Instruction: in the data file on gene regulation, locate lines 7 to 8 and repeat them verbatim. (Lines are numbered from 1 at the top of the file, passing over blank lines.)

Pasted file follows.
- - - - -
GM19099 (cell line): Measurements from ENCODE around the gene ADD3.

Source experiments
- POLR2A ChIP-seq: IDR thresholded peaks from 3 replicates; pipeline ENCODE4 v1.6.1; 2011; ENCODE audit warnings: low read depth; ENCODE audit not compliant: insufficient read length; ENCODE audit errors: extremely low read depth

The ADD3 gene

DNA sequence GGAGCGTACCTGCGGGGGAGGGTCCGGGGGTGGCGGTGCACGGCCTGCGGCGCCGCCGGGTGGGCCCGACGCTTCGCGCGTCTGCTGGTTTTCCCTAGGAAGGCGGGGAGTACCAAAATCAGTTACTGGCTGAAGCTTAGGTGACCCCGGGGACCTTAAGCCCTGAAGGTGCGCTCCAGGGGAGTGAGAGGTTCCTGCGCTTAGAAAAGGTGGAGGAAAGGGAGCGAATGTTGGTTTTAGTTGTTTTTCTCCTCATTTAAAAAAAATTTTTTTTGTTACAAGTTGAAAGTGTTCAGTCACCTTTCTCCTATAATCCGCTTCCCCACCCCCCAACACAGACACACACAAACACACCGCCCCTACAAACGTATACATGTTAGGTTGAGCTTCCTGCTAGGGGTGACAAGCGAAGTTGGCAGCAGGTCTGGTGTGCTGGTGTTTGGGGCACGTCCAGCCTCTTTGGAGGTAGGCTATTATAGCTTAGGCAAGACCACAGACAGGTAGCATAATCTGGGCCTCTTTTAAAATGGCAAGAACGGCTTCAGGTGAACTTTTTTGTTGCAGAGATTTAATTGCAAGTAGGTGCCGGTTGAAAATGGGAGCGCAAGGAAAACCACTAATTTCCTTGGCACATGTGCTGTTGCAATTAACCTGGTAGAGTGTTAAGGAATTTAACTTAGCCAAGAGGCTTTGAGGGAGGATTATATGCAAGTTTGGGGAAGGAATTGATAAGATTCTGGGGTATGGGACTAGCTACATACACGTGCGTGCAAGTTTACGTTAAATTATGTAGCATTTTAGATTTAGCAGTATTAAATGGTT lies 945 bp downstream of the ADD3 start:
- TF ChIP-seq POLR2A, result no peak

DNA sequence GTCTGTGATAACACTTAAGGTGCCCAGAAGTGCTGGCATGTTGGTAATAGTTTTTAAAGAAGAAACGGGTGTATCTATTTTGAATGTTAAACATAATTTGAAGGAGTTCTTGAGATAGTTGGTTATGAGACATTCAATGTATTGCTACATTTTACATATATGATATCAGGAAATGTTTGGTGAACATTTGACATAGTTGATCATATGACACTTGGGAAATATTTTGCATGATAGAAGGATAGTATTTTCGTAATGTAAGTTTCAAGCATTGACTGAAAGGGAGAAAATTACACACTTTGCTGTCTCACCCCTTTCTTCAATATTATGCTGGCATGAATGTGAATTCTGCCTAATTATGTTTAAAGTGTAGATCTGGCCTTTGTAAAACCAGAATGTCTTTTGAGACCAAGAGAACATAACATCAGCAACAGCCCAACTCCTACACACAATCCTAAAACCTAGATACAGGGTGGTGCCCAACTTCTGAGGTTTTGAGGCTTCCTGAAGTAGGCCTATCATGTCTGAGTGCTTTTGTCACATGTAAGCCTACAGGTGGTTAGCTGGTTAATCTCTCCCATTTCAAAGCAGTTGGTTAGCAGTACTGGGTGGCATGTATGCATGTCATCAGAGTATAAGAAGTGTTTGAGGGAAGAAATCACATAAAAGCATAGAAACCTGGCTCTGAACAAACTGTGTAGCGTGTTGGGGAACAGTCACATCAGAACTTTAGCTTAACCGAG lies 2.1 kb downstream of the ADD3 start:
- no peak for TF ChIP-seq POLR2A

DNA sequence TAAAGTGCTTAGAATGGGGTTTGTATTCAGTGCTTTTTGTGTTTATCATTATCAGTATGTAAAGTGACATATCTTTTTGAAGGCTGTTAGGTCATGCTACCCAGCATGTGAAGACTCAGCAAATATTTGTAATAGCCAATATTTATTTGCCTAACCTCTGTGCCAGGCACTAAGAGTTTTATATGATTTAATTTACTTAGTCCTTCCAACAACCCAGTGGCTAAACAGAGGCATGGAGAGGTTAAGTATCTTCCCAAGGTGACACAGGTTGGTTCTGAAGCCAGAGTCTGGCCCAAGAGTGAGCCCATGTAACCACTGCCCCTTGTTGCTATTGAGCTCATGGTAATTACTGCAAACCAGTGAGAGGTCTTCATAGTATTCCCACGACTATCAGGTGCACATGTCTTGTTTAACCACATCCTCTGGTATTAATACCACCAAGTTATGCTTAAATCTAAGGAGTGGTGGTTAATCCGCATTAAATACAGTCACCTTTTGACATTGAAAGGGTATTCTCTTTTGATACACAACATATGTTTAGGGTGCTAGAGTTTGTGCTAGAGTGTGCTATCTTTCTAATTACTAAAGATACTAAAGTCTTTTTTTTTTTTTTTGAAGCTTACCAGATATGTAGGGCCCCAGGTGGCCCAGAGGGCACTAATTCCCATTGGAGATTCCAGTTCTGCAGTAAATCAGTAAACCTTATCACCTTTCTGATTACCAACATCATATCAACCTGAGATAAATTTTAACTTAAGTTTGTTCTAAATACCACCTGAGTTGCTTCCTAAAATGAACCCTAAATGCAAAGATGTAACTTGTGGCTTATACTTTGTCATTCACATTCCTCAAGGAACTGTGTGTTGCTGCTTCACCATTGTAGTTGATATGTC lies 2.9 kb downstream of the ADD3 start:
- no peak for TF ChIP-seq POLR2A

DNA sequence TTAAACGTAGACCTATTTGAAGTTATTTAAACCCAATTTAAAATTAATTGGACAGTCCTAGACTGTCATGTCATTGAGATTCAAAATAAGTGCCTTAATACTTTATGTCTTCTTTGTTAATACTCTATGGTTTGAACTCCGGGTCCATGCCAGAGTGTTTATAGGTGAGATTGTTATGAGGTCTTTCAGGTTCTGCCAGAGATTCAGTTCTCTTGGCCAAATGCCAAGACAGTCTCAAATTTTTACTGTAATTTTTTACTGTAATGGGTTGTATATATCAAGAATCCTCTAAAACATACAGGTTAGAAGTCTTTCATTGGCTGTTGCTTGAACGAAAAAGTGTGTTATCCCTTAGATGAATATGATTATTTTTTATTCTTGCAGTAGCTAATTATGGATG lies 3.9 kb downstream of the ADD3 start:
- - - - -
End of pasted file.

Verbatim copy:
DNA sequence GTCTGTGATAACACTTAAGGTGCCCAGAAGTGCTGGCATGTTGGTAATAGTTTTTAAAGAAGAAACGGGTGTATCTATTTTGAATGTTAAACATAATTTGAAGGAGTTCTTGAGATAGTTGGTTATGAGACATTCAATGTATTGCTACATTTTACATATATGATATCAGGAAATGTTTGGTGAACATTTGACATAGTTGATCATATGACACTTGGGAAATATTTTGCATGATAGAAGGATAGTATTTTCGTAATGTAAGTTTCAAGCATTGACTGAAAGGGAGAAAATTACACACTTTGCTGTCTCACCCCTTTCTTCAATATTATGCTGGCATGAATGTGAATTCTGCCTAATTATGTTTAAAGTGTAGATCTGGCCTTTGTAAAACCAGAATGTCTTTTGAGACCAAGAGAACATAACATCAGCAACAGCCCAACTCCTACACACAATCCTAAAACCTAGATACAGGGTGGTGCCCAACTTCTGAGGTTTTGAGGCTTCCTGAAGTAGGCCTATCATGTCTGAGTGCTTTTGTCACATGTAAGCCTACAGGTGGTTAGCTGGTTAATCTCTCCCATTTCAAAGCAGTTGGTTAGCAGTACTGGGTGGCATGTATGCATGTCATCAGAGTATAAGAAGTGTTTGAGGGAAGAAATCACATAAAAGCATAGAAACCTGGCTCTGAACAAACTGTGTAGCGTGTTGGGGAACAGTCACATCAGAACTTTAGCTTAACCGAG lies 2.1 kb downstream of the ADD3 start:
- no peak for TF ChIP-seq POLR2A